Shenandoah National Park pairs natural beauty with modern life. Its most famous attraction is Skyline Drive, a scenic byway that runs the length of the park. For those hoping to get off the road and into the woods, Shenandoah hikes will not disappoint. Across 500 miles of Shenandoah hiking trails visitors will see the quiet beauty the Blue Ridge Mountains, and make stops along its waterfalls and other attractions. While you're out on one of Backpacker's top Shenandoah hikes keep an eye out for the occasional black bear; these gentle giants still roam the Shenandoah wilds.
Take this 8.8-mile out-and-back dayhike or overnight to escape high-season crowds; it stitches together a lesser-known route leading to a photo-worthy waterfall.
Go 5 or 10 miles on this dayhike, which features skyline views of migrating hawks, the Shenandoah River Valley, and nearby towns.
Save this 13.6-miler for a weekday in the spring when crowds are thin and haze-free views stretch for miles (patches of flowers and wildlife, too).
Mature oaks, overgrown homesites, a mountain hut, and a scenic viewpoint highlight this 3.6-mile dayhike on the Appalachian Trail.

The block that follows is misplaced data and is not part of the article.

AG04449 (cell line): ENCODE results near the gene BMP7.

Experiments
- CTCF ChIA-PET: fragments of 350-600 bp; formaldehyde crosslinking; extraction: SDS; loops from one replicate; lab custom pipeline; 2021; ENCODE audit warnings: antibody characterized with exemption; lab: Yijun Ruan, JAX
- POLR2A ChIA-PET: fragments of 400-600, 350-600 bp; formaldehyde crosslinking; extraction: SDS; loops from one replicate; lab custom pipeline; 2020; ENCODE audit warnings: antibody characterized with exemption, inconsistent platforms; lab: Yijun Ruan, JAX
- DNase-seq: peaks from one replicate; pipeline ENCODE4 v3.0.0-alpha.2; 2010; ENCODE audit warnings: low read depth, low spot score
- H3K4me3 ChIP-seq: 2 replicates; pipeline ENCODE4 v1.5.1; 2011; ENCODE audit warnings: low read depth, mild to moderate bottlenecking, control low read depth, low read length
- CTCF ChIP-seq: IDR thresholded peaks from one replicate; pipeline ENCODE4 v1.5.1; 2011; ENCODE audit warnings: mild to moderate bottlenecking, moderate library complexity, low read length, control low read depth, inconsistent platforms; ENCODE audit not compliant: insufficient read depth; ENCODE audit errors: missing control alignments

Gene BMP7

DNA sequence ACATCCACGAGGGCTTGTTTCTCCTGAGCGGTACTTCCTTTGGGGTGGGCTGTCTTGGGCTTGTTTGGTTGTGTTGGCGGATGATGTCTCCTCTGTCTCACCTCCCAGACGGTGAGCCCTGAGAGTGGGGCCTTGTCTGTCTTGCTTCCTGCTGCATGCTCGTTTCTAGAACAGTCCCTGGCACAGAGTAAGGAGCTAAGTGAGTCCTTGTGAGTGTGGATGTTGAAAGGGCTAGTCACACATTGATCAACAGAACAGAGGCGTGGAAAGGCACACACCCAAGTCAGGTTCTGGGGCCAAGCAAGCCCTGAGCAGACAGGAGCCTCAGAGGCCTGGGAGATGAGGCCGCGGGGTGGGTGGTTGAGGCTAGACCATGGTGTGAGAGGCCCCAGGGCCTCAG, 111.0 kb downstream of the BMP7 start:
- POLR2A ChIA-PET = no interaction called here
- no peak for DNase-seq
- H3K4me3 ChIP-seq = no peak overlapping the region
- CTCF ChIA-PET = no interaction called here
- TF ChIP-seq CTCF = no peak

This 8.5-mile hike passes vertical cliffs, weaves through spruce and fir stands, and traverses the northern slopes of Hawksbill Mountain, the highest peak in Shenandoah.
Treat yourself to far-reaching panoramas from Marys Rock—arguably some of the best views in Shenandoah National Park—before a steady descent to Thornton Gap on this 6.9 miler.
On this 8.8-mile hike, you’ll wind around Big Flat Mountain and gaze at Shenandoah peaks from Ivy Creek Overlook. Kodak moment: Take the side trip down Doyles River Trail to photograph several waterfalls.
This quick 3.2-mile hike in Shenandoah National Park traverses the Blue Ridge to Doyles River Overlook, where views extend south across wooded slopes.
Frequent overlooks, lush landscapes, and three Blue Ridge summits highlight this 14.3-mile section in Shenandoah National Park.